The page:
Jason Day is one of the biggest draws on the PGA Tour. A major champion and former world No.1-ranked golfer, the 31-year-old Australian has belted 12 career wins, including the 2015 PGA Championship at Whistling Straits.
The story of Day’s start in golf has become legend. After he and his father, Alvin, found an old 3-wood in the local dump near his rural childhood home in Beaudesert, Queensland, Day got swept up in the game. It was at least partially at the urging of his overbearing and abusive father, and Day began spending his after school hours at the local course.
Not long after Day began to find some success as a junior golfer, his father fell ill and lost a difficult battle with stomach cancer. Only, 12-years old, Day began to start fighting and drinking. In order to throw the brakes on a downward spiral, his mother, Dening, took a mortgage on their family’s home to send Day to the Kooralbyn boarding school. It was a prophetic decision.
From there the stars aligned, and with the help of his coach Col Swatton, Day charted his path to the highest echelons of the game – becoming the youngest Australian to win PGA tour in 2010, notching a major in 2015 and hitting the top of the world rankings in the same year.
On top of a solid career, Day and his wife Ellie have also built a picturesque family. The couple has three small children, Dash, Lucy and Arrow. Their close-knit dynamic is so intensely important to the Days they travel to tournaments together and stay on a bus as to not be apart for long stretches.
In 2017, Day’s mother was diagnosed with non-small cell lung cancer. While she is winning her battle, Day has partnered with AstraZeneca to advocate for biomarker testing, which helped her find treatment options.
While the Lexus brand ambassador hasn’t had a win this year or even his best stuff, but he has managed to rack up more than a few top tens and $2.6 million in earnings. Day needs an excellent showing this week to make it to the Tour Championship.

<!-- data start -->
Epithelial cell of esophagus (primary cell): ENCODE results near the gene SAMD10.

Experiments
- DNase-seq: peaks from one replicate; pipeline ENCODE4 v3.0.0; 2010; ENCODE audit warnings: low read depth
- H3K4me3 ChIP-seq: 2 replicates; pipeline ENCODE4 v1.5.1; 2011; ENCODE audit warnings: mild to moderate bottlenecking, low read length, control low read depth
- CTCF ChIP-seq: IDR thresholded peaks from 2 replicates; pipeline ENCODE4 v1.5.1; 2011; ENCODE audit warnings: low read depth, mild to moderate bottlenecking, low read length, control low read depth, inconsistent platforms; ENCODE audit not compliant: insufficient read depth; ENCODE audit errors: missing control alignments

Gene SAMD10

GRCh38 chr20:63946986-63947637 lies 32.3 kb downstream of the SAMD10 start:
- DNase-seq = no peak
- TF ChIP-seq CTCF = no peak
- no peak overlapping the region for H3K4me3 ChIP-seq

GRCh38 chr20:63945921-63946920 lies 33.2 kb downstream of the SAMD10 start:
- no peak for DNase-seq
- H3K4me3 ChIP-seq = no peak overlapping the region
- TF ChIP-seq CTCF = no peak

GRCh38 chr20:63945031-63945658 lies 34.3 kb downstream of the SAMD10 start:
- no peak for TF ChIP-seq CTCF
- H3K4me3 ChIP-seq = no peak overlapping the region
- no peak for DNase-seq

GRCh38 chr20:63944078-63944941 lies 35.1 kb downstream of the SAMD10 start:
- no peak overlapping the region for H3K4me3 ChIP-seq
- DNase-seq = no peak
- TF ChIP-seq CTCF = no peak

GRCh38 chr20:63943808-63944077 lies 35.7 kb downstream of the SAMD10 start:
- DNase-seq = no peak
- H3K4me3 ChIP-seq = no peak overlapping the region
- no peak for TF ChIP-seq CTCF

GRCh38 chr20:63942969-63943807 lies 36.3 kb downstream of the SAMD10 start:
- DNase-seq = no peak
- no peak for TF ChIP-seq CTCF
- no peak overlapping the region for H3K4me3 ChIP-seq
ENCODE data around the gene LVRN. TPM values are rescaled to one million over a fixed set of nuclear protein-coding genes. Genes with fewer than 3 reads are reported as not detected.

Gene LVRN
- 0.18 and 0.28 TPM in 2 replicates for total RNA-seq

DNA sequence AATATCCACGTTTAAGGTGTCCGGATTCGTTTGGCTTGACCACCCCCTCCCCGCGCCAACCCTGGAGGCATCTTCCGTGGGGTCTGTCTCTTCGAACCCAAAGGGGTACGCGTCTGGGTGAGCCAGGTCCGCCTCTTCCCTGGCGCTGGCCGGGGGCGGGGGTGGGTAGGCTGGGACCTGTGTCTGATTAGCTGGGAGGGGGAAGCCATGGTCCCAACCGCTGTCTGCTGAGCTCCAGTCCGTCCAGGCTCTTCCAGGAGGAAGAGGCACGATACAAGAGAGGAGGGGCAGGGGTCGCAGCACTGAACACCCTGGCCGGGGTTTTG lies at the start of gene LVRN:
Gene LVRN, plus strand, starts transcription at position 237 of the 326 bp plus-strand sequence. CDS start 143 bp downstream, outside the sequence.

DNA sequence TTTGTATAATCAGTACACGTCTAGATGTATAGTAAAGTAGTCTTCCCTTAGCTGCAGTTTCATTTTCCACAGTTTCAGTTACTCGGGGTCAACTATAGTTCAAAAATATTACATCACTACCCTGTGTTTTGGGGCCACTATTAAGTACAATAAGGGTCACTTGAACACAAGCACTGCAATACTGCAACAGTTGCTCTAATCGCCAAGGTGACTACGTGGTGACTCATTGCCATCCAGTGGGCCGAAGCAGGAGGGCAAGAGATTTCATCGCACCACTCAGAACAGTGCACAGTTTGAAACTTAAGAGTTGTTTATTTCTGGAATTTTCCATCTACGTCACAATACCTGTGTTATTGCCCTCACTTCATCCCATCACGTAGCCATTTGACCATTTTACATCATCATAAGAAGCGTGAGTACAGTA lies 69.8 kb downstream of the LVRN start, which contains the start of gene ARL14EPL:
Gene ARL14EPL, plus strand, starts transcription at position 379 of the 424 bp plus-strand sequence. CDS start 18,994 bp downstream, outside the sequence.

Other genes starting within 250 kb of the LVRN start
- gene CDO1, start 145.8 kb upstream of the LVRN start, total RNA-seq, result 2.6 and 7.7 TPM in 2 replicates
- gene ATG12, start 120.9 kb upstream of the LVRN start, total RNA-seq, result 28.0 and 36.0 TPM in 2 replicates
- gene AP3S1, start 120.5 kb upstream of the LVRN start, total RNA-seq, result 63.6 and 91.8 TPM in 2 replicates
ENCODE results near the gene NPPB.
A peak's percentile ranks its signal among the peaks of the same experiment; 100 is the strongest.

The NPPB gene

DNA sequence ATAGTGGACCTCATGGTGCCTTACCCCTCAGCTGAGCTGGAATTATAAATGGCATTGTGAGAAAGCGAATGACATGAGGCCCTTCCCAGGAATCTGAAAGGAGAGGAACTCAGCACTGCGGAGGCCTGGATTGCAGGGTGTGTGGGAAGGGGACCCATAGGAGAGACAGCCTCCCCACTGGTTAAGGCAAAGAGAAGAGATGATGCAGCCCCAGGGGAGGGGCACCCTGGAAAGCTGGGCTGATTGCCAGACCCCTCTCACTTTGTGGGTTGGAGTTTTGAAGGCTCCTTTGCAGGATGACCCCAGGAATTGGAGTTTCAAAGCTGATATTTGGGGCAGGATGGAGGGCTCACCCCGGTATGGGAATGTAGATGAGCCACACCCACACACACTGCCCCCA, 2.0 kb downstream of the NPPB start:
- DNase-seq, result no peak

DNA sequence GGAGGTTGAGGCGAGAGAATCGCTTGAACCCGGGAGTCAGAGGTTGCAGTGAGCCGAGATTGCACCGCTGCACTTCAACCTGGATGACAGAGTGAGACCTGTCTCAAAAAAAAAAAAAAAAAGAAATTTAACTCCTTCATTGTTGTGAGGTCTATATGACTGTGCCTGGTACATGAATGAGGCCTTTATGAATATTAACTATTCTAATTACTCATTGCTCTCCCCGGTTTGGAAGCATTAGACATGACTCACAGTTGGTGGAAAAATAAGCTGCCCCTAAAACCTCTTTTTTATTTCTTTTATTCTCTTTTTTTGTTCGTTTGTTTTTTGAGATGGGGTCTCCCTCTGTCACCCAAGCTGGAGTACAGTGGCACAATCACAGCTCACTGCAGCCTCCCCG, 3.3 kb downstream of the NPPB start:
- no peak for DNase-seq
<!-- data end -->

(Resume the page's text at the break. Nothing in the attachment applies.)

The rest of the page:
We caught up with Day just ahead of 2019 season’s penultimate event, to talk golf, fatherhood and what he’s learned from his parents’ battles with cancer, where the Aussie will need a truly excellent finish to make it to the tour championship.
What’s the best advice you’ve ever received?
From my Father: Never say DIE.
Is there one moment you can point to that changed your life?
When my Mom enrolled me in the golf academy.
What advice would you impart to your younger self?
Don’t be so hard on yourself. Work harder but be patient.
What has been your greatest success?
On the Course, getting to world number one. Off the course – creating our family with Ellie.
And what did you learn from it?
On-Course: There is still more work to be done. Off-Course: That it’s always a work in progress that requires attention and much effort.
What advice do you most want to give to your kids?
Be your own person and follow your passion.
What is the most important lesson you’ve learned as a father?
How is your mother’s recovery progressing?
She is doing quite well.
Cancer has obviously been massively consequential in your life, and you’ve recently become an advocate for cancer awareness. What have you learned and what do you want to share?
To cherish your family and friends and live each day as if it was your last.
If you weren’t a golfer, you’d be a…?
Special Forces Military.
What tournament do you want to win the most?
You are someone who spends quite a bit of time to the gym. What does your basic routine look like?
I hit the gym pretty hard. Lot’s of combinations of strength and stretch exercises.
If you could only play one more round, whom would you play with and where would you choose?
My Father at Augusta National.